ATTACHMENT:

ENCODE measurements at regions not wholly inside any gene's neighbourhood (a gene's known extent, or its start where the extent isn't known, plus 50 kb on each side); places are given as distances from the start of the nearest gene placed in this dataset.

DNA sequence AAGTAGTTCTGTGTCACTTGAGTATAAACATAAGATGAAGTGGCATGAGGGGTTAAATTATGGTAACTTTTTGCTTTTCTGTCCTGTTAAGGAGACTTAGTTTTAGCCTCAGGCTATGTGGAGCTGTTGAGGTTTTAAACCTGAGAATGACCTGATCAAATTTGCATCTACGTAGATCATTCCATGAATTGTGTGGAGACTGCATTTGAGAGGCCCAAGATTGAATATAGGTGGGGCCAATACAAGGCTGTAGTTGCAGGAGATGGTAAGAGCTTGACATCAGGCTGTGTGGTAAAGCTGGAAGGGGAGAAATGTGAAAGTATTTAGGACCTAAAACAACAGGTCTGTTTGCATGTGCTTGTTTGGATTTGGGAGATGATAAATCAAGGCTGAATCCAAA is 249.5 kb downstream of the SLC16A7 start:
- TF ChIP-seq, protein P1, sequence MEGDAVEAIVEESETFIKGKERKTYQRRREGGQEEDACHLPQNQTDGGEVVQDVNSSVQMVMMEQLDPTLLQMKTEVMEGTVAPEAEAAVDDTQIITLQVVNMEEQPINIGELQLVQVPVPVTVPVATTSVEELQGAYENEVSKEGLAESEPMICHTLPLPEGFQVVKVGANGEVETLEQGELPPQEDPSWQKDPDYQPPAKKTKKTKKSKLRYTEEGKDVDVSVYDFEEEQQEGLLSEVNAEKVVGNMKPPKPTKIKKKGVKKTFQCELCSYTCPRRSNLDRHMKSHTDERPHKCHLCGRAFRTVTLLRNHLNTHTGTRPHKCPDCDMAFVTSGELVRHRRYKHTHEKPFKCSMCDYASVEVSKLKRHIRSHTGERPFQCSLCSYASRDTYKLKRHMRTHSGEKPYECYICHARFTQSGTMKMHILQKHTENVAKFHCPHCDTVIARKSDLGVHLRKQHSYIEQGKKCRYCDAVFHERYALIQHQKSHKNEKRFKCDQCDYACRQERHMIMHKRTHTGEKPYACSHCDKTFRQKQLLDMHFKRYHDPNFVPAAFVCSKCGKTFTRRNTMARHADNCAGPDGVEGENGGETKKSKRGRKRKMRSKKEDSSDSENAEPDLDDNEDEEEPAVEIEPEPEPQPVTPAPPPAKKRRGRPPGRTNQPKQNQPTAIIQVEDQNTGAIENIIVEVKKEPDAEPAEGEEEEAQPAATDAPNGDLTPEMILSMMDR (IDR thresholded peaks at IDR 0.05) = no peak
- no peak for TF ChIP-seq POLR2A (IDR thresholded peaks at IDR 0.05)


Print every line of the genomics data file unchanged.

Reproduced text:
ENCODE measurements at regions not wholly inside any gene's neighbourhood (a gene's known extent, or its start where the extent isn't known, plus 50 kb on each side); places are given as distances from the start of the nearest gene placed in this dataset.

DNA sequence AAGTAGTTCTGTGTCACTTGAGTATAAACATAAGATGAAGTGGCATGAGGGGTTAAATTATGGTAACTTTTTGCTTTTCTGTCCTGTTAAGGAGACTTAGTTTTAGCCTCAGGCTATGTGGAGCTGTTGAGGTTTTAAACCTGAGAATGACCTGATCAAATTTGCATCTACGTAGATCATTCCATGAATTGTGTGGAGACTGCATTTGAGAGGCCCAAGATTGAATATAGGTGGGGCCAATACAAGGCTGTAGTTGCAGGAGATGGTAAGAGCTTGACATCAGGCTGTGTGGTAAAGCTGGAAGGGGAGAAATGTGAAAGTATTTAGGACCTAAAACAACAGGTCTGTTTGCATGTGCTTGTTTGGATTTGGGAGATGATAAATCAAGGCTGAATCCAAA is 249.5 kb downstream of the SLC16A7 start:
- TF ChIP-seq, protein P1, sequence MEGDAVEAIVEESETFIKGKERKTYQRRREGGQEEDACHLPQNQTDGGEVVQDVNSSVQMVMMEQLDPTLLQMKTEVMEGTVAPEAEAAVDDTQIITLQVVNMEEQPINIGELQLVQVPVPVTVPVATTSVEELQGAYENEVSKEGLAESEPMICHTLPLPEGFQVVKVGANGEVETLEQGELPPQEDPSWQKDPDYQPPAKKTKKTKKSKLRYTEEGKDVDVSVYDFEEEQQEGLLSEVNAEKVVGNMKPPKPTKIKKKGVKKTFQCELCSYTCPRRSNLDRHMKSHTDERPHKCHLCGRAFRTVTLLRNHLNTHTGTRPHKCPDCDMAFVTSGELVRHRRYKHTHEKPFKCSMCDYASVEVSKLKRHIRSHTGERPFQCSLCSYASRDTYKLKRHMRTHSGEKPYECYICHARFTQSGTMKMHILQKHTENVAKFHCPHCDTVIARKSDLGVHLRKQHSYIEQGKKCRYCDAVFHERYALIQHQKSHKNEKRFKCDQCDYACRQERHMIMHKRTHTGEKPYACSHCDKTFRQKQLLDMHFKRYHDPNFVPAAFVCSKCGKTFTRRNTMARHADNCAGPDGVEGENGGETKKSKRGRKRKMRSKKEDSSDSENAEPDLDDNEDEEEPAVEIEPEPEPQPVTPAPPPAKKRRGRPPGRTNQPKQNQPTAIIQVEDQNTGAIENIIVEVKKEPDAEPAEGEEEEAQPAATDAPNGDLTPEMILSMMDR (IDR thresholded peaks at IDR 0.05) = no peak
- no peak for TF ChIP-seq POLR2A (IDR thresholded peaks at IDR 0.05)